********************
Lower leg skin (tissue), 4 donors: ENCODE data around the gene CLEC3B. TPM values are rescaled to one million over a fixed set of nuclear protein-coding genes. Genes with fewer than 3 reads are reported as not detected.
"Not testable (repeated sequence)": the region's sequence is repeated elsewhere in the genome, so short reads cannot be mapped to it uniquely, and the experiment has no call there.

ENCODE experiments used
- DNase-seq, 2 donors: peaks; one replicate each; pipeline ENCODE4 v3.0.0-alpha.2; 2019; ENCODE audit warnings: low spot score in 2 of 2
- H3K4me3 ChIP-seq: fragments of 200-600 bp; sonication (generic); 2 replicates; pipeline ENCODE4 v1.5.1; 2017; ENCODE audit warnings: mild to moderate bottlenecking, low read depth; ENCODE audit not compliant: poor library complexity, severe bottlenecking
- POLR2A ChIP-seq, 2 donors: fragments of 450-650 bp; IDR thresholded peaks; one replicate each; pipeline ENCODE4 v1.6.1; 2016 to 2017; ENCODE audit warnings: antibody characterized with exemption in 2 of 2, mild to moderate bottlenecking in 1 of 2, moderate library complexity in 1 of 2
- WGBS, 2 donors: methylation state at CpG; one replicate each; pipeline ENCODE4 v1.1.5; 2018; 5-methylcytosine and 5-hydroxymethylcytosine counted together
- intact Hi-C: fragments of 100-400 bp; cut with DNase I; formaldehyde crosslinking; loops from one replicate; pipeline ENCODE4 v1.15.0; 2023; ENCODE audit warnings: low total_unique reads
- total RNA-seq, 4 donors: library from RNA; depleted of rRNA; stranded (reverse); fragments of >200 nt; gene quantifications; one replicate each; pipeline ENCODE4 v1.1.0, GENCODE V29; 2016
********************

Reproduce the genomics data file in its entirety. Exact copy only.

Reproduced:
Lower leg skin (tissue), 4 donors: ENCODE data around the gene CLEC3B. TPM values are rescaled to one million over a fixed set of nuclear protein-coding genes. Genes with fewer than 3 reads are reported as not detected.
"Not testable (repeated sequence)": the region's sequence is repeated elsewhere in the genome, so short reads cannot be mapped to it uniquely, and the experiment has no call there.

ENCODE experiments used
- DNase-seq, 2 donors: peaks; one replicate each; pipeline ENCODE4 v3.0.0-alpha.2; 2019; ENCODE audit warnings: low spot score in 2 of 2
- H3K4me3 ChIP-seq: fragments of 200-600 bp; sonication (generic); 2 replicates; pipeline ENCODE4 v1.5.1; 2017; ENCODE audit warnings: mild to moderate bottlenecking, low read depth; ENCODE audit not compliant: poor library complexity, severe bottlenecking
- POLR2A ChIP-seq, 2 donors: fragments of 450-650 bp; IDR thresholded peaks; one replicate each; pipeline ENCODE4 v1.6.1; 2016 to 2017; ENCODE audit warnings: antibody characterized with exemption in 2 of 2, mild to moderate bottlenecking in 1 of 2, moderate library complexity in 1 of 2
- WGBS, 2 donors: methylation state at CpG; one replicate each; pipeline ENCODE4 v1.1.5; 2018; 5-methylcytosine and 5-hydroxymethylcytosine counted together
- intact Hi-C: fragments of 100-400 bp; cut with DNase I; formaldehyde crosslinking; loops from one replicate; pipeline ENCODE4 v1.15.0; 2023; ENCODE audit warnings: low total_unique reads
- total RNA-seq, 4 donors: library from RNA; depleted of rRNA; stranded (reverse); fragments of >200 nt; gene quantifications; one replicate each; pipeline ENCODE4 v1.1.0, GENCODE V29; 2016